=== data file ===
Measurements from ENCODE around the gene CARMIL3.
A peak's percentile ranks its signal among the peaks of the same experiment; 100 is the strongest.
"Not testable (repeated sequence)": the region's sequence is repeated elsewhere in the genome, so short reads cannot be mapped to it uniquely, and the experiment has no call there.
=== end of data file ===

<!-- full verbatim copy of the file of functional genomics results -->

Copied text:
Measurements from ENCODE around the gene CARMIL3.
A peak's percentile ranks its signal among the peaks of the same experiment; 100 is the strongest.
"Not testable (repeated sequence)": the region's sequence is repeated elsewhere in the genome, so short reads cannot be mapped to it uniquely, and the experiment has no call there.